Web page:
Prematurity, Macrosomia, Hyperinsulinaemic Hypoglycaemia and a Dominant ABCC8 Gene Mutation

BMJ Case Rep. 2013 Apr 5;2013:bcr2013008767. doi: 10.1136/bcr-2013-008767.


Congenital hyperinsulinism (CHI) is a rare cause of hyperinsulinaemic hypoglycaemia (HH) and is due to an inappropriate secretion of insulin by the pancreatic β-cells. Genetic defects in key genes lead to dysregulated insulin secretion and consequent hypoglycaemia. Mutations in the genes ABCC8/KCNJ11, encoding SUR1/Kir6.2 components of the K(ATP) channels, respectively, are the commonest cause of CHI. A 33(+6) week gestation male infant weighing 3.38 kg (above 90th centile) presented with severe neonatal symptomatic hypoglycaemia. He required a glucose infusion rate of 20 mg/kg/min to maintain normoglycaemia (blood glucose levels at >3.5 mmol/l). Investigations established the diagnosis of HH (blood glucose 2.2 mmol/l with simultaneous insulin of 97.4 mU/l). Subsequent molecular genetic studies identified a heterozygous pathogenic ABCC8 missense mutation, p.R1353H (c.4058G>A), inherited from an unaffected mother. His HH was diazoxide responsive and resolved within 3 months of life.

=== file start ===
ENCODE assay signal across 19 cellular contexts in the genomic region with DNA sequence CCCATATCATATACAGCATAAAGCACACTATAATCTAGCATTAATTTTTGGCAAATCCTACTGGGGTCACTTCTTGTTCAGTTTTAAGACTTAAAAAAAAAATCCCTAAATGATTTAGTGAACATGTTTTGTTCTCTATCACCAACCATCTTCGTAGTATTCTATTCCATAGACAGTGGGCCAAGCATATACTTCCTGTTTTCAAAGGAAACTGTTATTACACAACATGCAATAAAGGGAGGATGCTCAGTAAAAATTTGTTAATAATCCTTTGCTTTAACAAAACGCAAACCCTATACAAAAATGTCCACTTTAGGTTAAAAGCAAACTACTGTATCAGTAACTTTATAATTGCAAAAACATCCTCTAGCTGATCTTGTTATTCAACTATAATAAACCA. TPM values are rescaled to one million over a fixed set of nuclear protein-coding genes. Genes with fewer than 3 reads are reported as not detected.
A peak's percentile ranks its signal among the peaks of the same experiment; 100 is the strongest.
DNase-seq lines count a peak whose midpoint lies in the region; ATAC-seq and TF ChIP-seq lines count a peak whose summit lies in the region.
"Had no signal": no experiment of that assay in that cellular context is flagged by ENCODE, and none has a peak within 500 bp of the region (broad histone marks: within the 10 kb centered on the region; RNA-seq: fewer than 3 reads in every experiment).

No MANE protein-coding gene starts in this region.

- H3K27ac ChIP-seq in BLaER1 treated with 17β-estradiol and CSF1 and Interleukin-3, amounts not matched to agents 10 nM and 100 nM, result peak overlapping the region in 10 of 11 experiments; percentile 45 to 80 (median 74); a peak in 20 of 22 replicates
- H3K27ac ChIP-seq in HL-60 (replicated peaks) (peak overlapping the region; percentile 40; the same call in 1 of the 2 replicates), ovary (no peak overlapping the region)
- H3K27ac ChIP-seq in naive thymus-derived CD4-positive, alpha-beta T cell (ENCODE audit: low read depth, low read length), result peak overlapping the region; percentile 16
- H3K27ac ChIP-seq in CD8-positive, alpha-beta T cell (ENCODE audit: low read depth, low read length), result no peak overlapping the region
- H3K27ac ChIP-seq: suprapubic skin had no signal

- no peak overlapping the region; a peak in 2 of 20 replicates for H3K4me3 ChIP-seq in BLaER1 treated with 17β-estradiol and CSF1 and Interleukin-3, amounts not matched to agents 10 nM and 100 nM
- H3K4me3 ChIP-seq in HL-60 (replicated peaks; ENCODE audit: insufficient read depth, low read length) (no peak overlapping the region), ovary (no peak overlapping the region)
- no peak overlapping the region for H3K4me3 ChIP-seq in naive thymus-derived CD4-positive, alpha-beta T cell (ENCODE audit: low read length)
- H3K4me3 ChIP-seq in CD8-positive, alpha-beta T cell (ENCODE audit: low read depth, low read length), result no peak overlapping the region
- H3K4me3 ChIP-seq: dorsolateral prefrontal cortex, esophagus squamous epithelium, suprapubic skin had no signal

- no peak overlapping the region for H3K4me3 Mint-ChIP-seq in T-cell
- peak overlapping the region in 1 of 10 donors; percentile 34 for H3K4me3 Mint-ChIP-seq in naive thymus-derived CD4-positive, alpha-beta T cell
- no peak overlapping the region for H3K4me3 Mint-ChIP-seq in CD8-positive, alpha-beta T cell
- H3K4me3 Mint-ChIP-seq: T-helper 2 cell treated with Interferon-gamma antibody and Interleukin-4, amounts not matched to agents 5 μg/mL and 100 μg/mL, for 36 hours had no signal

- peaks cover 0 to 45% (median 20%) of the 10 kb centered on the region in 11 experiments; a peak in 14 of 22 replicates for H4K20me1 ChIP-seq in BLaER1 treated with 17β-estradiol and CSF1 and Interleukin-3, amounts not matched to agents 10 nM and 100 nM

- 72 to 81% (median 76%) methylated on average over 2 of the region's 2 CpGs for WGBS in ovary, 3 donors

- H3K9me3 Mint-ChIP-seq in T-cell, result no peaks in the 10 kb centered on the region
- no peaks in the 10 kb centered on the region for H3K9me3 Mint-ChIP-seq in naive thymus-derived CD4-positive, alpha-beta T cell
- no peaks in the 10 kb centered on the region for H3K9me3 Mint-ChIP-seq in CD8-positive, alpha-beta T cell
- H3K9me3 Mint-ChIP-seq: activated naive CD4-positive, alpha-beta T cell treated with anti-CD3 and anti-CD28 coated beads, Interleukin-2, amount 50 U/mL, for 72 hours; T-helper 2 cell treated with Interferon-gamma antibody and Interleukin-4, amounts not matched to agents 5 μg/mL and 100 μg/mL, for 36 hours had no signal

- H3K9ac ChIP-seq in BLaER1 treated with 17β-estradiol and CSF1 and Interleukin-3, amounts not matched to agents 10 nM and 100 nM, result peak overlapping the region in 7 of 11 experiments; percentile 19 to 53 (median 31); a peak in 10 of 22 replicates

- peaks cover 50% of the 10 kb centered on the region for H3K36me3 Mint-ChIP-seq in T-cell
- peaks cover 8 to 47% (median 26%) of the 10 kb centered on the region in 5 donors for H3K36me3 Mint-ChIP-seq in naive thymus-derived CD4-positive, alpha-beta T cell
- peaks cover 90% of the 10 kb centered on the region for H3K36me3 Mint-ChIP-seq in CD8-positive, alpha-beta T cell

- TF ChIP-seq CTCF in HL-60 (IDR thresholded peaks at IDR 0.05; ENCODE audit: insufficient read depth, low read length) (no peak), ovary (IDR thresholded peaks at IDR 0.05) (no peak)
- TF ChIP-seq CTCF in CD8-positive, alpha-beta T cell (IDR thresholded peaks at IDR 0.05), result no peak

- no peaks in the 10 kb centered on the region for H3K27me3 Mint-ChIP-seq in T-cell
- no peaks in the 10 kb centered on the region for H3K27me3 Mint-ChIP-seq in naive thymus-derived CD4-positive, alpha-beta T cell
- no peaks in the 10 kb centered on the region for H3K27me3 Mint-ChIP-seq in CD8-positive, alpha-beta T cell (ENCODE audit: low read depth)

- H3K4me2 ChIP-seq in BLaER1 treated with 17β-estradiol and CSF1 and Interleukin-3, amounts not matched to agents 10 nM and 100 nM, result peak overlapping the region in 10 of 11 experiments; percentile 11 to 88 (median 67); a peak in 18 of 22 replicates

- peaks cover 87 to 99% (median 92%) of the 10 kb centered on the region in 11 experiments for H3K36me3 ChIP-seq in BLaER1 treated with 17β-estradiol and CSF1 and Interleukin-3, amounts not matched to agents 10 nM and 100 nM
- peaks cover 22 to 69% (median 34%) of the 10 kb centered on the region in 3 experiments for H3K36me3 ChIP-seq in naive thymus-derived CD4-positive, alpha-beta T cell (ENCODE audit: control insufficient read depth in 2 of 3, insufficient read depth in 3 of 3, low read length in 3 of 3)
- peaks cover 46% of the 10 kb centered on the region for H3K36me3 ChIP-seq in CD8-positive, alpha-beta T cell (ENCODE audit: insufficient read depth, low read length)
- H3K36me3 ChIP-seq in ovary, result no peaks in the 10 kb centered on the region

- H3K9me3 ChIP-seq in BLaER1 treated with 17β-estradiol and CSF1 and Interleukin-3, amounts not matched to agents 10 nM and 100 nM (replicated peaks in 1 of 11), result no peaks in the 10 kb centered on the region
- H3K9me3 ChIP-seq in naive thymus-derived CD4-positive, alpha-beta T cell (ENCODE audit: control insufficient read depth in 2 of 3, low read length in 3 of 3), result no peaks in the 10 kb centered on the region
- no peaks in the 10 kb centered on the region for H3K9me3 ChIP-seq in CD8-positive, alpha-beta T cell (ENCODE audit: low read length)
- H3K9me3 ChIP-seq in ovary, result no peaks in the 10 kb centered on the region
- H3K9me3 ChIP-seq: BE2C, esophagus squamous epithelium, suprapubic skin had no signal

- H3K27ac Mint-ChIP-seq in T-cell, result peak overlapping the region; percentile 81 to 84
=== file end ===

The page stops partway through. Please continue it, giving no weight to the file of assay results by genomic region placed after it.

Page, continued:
Publication types

  • Case Reports

MeSH terms

  • ATP-Binding Cassette Transporters / genetics*
  • Antihypertensive Agents / therapeutic use
  • Chlorothiazide / therapeutic use
  • Congenital Hyperinsulinism / drug therapy
  • Congenital Hyperinsulinism / genetics*
  • Diazoxide / therapeutic use
  • Fetal Macrosomia / genetics*
  • Glucose / therapeutic use
  • Humans
  • Infant, Newborn
  • Infant, Premature*
  • Male
  • Mutation
  • Potassium Channels, Inwardly Rectifying / genetics*
  • Receptors, Drug / genetics*
  • Sulfonylurea Receptors


  • ABCC8 protein, human
  • ATP-Binding Cassette Transporters
  • Antihypertensive Agents
  • Potassium Channels, Inwardly Rectifying
  • Receptors, Drug
  • Sulfonylurea Receptors
  • Chlorothiazide
  • Glucose
  • Diazoxide